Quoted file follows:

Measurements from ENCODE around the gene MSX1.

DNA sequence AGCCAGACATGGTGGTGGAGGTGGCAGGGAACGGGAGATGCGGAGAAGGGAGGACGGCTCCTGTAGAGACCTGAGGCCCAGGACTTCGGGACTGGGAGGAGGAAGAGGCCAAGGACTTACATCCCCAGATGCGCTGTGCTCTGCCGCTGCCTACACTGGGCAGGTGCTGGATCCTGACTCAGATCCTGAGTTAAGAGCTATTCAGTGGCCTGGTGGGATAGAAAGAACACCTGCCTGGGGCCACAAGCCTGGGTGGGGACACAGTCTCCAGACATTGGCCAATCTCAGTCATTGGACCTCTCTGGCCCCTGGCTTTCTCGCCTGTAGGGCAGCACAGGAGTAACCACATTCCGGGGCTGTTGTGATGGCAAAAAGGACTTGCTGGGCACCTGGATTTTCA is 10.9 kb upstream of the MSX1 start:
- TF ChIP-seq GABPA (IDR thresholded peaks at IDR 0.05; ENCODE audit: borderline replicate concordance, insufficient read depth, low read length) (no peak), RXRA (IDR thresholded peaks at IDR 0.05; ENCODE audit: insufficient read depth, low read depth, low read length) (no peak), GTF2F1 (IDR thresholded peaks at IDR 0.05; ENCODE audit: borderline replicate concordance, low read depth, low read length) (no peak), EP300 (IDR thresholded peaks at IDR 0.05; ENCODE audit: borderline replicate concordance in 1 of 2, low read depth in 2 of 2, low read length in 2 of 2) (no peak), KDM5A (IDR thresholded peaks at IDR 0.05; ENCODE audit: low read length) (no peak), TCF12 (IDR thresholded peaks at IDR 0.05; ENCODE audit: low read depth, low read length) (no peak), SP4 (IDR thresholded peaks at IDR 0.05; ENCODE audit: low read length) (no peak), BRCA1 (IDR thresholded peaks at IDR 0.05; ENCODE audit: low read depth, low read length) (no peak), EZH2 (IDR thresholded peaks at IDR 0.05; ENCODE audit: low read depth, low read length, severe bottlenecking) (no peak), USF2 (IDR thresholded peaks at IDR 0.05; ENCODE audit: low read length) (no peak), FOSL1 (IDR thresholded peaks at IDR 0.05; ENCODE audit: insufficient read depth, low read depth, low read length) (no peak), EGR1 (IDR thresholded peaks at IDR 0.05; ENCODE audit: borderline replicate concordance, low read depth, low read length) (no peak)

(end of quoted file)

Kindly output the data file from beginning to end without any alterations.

Measurements from ENCODE around the gene MSX1.

DNA sequence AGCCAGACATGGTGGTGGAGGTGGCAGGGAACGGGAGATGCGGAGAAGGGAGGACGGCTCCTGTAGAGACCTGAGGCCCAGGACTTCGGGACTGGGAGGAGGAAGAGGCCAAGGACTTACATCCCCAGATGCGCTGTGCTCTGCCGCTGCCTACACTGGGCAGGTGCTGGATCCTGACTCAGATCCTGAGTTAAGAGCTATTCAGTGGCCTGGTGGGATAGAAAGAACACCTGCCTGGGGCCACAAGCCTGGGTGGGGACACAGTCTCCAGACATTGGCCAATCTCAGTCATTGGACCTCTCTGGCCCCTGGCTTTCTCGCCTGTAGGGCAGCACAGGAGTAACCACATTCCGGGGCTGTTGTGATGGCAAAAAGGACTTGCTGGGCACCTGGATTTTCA is 10.9 kb upstream of the MSX1 start:
- TF ChIP-seq GABPA (IDR thresholded peaks at IDR 0.05; ENCODE audit: borderline replicate concordance, insufficient read depth, low read length) (no peak), RXRA (IDR thresholded peaks at IDR 0.05; ENCODE audit: insufficient read depth, low read depth, low read length) (no peak), GTF2F1 (IDR thresholded peaks at IDR 0.05; ENCODE audit: borderline replicate concordance, low read depth, low read length) (no peak), EP300 (IDR thresholded peaks at IDR 0.05; ENCODE audit: borderline replicate concordance in 1 of 2, low read depth in 2 of 2, low read length in 2 of 2) (no peak), KDM5A (IDR thresholded peaks at IDR 0.05; ENCODE audit: low read length) (no peak), TCF12 (IDR thresholded peaks at IDR 0.05; ENCODE audit: low read depth, low read length) (no peak), SP4 (IDR thresholded peaks at IDR 0.05; ENCODE audit: low read length) (no peak), BRCA1 (IDR thresholded peaks at IDR 0.05; ENCODE audit: low read depth, low read length) (no peak), EZH2 (IDR thresholded peaks at IDR 0.05; ENCODE audit: low read depth, low read length, severe bottlenecking) (no peak), USF2 (IDR thresholded peaks at IDR 0.05; ENCODE audit: low read length) (no peak), FOSL1 (IDR thresholded peaks at IDR 0.05; ENCODE audit: insufficient read depth, low read depth, low read length) (no peak), EGR1 (IDR thresholded peaks at IDR 0.05; ENCODE audit: borderline replicate concordance, low read depth, low read length) (no peak)